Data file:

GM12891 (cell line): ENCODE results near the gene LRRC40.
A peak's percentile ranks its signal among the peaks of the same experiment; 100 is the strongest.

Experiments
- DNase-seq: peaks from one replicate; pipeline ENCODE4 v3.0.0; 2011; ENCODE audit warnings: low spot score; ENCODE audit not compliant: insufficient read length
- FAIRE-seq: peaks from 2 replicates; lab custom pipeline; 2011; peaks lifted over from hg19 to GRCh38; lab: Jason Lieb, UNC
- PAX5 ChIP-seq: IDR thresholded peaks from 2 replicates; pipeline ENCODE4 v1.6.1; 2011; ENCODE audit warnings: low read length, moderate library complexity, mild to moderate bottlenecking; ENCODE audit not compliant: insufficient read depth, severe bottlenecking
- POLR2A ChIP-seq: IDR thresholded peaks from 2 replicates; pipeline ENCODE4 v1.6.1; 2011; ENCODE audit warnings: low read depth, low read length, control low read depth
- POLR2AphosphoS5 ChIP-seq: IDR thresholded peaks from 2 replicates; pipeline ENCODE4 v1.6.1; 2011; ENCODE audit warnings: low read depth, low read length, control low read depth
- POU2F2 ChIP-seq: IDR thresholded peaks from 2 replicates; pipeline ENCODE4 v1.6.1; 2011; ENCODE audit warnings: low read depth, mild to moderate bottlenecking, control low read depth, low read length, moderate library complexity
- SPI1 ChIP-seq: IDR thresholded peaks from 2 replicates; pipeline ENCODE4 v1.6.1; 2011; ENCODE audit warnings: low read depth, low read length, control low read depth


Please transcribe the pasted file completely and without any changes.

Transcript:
GM12891 (cell line): ENCODE results near the gene LRRC40.
A peak's percentile ranks its signal among the peaks of the same experiment; 100 is the strongest.

Experiments
- DNase-seq: peaks from one replicate; pipeline ENCODE4 v3.0.0; 2011; ENCODE audit warnings: low spot score; ENCODE audit not compliant: insufficient read length
- FAIRE-seq: peaks from 2 replicates; lab custom pipeline; 2011; peaks lifted over from hg19 to GRCh38; lab: Jason Lieb, UNC
- PAX5 ChIP-seq: IDR thresholded peaks from 2 replicates; pipeline ENCODE4 v1.6.1; 2011; ENCODE audit warnings: low read length, moderate library complexity, mild to moderate bottlenecking; ENCODE audit not compliant: insufficient read depth, severe bottlenecking
- POLR2A ChIP-seq: IDR thresholded peaks from 2 replicates; pipeline ENCODE4 v1.6.1; 2011; ENCODE audit warnings: low read depth, low read length, control low read depth
- POLR2AphosphoS5 ChIP-seq: IDR thresholded peaks from 2 replicates; pipeline ENCODE4 v1.6.1; 2011; ENCODE audit warnings: low read depth, low read length, control low read depth
- POU2F2 ChIP-seq: IDR thresholded peaks from 2 replicates; pipeline ENCODE4 v1.6.1; 2011; ENCODE audit warnings: low read depth, mild to moderate bottlenecking, control low read depth, low read length, moderate library complexity
- SPI1 ChIP-seq: IDR thresholded peaks from 2 replicates; pipeline ENCODE4 v1.6.1; 2011; ENCODE audit warnings: low read depth, low read length, control low read depth